Futurama Volume 6
January 3, 2012

Review by KC Carlson

Just when you least expect it, a new season of Futurama pops up, like a bad uncle or a smelly penny. It’s the little show that refuses to die, while getting better and better as it scrapes its way back to television year after year. It’s great watching new episodes (and classic episodes) on Comedy Central, but it’s even better getting a new collection (available in both DVD and Blu-ray) of the most recent batch of shows, packed with Special Features for the uber-fan.

This new 13-episode, two-disc set is called Futurama: Volume 6, although what’s exactly on it is a little confusing, reflecting the history of the oft-neglected little show. But I’ll get to that in a bit.

Ok, we’ll go deliver this crate like professionals, and then we’ll go ride the bumper cars.

So, is all this confusion worth it? Absolutely. Futurama is one of the most intelligent, outrageously funny, and most honored shows on TV. Each episode of the show rewards the viewer on several different levels. On the surface, it’s just a funny cartoon, with wacky characters doing slap-sticky things, but the dirty little secret is that Futurama is actually an extremely clever (as in you usually don’t ever realize this) satire of everyday life, as filtered though a science-fiction-ish society a thousand years from today. It’s also a workplace comedy (one of the most popular characters is Scruffy, the janitor), albeit one filled with surreal humor. (The Hypnotoad made me say that.) Since it’s no longer on stodgy Fox, with the more liberal standards of Comedy Central, the humor in these new episodes is even more outrageous. Although, not everything the Futurama crew dreams of makes it to air — so don’t miss the generous portions of depravity in the Deleted Scenes on the disc extras.

Speaking of extras, Futurama Volume 6 has plenty! The best for long-time fans is the 11-minute Futurama F.A.Q. (Frequently Axed Questions), an irreverent Q&A with actual fan questions (as read by Bender) and answered (usually) in the most confounding way possible. The 17-minute Professor Farnsworth’s “Science of a Scene” takes a behind-the-scenes look at the episode “Overclockwise” and goes through the many steps involved in producing an episode from start to finish. “Reincarnation Explained” is a seven-minute look at the Season Finale “Reincarnation”. That’s easily one of the series’ best episodes, featuring three different vignettes using three different animation styles: old-school B&W animation (in the Fleischer Studios “bouncy” style), early low-res video game style (think Atari 2600), and anime. Brilliantly produced and funny, too!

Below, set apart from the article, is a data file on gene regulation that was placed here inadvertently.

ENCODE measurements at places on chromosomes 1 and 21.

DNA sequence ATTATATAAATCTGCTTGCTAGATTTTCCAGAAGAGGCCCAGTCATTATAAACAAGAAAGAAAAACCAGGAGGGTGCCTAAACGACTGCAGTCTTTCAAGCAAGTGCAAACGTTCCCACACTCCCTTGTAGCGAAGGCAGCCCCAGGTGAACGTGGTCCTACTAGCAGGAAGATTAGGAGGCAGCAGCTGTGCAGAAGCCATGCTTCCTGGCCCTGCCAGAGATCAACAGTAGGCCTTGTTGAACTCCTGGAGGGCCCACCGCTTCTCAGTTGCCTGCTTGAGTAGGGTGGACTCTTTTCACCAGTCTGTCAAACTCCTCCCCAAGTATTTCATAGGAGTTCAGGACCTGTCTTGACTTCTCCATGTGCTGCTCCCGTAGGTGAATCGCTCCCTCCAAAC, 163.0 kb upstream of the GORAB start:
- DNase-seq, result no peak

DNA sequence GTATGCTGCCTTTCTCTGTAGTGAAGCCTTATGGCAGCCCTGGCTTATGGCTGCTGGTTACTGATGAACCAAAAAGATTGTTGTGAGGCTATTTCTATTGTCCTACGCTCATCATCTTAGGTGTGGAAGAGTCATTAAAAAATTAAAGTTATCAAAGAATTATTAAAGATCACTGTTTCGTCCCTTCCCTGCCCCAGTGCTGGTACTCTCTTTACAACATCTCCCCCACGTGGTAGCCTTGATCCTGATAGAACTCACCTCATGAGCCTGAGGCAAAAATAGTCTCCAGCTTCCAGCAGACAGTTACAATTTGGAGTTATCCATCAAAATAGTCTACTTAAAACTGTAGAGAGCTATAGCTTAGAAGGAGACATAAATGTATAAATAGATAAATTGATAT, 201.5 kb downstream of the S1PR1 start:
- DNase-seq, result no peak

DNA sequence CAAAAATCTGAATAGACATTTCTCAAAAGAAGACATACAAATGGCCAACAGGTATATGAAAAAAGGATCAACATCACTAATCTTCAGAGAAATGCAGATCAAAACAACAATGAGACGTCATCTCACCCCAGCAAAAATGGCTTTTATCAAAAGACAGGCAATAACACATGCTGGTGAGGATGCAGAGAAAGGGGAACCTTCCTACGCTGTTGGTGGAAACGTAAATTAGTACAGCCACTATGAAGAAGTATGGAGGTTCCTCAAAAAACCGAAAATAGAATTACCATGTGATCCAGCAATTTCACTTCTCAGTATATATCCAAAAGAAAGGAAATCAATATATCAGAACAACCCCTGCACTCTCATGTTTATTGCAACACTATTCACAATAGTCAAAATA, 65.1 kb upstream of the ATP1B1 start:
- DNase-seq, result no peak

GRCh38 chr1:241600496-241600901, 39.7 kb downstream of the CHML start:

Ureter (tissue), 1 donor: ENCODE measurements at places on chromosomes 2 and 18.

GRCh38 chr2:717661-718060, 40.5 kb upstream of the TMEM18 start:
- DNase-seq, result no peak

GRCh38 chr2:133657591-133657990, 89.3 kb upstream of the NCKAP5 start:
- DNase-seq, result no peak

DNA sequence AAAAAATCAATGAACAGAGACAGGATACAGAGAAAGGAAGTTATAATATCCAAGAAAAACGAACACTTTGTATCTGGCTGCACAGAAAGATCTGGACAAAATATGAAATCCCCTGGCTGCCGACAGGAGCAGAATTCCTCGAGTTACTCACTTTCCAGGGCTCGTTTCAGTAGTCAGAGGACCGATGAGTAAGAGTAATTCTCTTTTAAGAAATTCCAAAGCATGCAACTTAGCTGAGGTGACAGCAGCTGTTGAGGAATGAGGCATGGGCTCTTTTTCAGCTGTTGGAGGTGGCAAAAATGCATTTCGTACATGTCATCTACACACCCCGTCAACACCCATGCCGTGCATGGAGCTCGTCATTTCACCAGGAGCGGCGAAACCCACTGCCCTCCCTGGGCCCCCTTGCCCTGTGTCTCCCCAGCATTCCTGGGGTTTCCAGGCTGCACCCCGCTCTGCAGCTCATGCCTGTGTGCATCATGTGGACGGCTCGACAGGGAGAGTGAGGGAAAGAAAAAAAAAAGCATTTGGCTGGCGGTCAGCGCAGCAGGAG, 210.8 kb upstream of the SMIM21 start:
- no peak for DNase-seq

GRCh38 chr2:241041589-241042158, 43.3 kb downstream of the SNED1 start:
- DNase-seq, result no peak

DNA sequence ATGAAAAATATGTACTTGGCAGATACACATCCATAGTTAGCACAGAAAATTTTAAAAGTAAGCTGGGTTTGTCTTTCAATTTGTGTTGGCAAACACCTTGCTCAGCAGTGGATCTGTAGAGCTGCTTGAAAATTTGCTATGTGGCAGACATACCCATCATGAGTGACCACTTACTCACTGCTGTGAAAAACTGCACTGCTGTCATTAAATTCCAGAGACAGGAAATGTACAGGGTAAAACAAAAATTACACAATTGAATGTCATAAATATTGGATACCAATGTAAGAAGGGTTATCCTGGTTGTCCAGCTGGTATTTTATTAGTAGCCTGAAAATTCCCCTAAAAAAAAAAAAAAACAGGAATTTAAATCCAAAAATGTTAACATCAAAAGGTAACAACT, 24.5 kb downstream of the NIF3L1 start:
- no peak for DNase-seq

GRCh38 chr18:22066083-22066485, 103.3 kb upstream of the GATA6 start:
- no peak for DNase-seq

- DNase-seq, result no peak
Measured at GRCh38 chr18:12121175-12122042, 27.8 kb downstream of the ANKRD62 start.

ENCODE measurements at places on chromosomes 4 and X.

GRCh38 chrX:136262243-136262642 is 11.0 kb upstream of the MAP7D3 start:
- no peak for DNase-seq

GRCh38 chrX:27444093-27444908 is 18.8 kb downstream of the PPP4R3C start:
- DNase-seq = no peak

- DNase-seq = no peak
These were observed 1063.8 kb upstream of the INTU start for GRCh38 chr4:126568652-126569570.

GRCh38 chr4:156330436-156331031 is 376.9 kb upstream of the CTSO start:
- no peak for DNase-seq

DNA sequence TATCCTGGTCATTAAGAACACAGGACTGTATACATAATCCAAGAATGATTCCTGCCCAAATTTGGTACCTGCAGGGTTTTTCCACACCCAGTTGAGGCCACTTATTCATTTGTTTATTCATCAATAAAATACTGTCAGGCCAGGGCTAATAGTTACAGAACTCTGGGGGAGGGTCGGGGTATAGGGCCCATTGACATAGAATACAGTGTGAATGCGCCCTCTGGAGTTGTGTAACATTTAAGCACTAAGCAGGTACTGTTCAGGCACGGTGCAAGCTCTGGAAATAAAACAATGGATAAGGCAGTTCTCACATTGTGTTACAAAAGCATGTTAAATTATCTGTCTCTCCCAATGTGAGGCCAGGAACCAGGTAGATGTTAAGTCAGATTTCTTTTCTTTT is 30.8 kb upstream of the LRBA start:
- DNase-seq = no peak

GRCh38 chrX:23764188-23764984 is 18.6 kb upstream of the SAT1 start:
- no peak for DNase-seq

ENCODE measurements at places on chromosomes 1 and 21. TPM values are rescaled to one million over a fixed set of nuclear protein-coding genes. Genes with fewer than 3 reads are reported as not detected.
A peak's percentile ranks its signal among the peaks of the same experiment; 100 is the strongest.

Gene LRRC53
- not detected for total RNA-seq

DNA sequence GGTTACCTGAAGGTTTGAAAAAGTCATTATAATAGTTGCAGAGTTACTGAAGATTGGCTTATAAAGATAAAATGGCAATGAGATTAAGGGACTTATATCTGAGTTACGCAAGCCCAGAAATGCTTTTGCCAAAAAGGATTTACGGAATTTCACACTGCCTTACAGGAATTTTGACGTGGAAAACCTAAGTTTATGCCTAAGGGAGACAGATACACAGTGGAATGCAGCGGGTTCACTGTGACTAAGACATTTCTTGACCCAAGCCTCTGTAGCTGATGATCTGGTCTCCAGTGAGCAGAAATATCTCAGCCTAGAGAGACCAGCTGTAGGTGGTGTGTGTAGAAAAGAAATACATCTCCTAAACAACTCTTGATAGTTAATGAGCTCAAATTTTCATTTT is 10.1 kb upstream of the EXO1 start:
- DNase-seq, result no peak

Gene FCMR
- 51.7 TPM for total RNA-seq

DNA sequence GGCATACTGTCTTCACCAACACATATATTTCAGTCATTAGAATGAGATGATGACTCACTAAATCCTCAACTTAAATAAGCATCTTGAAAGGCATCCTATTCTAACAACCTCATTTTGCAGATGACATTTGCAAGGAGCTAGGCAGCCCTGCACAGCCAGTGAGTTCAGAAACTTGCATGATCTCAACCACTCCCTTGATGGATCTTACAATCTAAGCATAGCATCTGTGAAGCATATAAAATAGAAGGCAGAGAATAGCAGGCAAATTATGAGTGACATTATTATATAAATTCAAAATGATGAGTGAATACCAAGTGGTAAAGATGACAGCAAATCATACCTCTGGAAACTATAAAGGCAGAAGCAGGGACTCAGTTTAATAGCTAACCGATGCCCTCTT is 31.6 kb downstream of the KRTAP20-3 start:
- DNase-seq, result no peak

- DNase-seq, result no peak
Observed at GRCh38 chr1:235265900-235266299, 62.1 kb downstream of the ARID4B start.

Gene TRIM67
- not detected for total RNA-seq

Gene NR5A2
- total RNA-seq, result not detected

I usually groan when I see TV box sets with commentary tracks for every episode (overkill!), but Futurama is the rare exception, because every Futurama commentary (like the show itself) functions on several different levels. If you’re a mega-nerd, you’re in good company, since the show is created by them, and they love to geek out over every minute detail. For those of us not paying complete attention to the episodes, the friendly geeks also love to point out where all the “hidden gags and secret messages” are. There’s usually a lot, and they’re incredibly happy to geek out over those, as well. But in case the commentary gets too nerd-centric, there’s usually a voice actor or two participating (occasionally having their characters comment) to provide a completely different level of anarchy in the recording booth. John DiMaggio (voice of Bender) is particularly good at this.

Interesting. No, wait, the other thing: tedious.

Besides those episodes previously mentioned, Futurama Season 6 offers up a good percentage of great episodes. “Yo Leela Leela” is an often biting parody of modern-day children’s programming (specifically some of Nickelodeon’s offerings), with a special voice cameo from Tom Kenny, the voice of some of Nick’s popular characters. “Möbius Dick” not only is based on the similarly titled literary masterpiece, it features a cameo from Doctor Who, incorporates concepts from Uncanny X-Men, confuses the Biblical story of Jonah with Pinocchio, and its “spaceship graveyard” sequence is the funniest thing I saw all year (especially since I’m such a big music fan). “Benderama” features not only guest voice Patton Oswalt, but also references grey goo, The Twilight Zone, and Newhart. “All the Presidents’ Heads” is a fun time-travel episode involving the preserved heads of the Presidents of the United States (including a few we don’t know about yet), as well as characters from Firefly, Amy Pond (from Doctor Who), and Owen Harper (from Torchwood). The Doctor himself shows up again, and there are references to Andy Warhol, Monty Python, Manchester United, and the XXII Winter Olympics. And in “The Tip of the Zoidberg”, we learn the secret relationship between Dr. Farnsworth and Zoidberg (and specifically why the latter still has a job).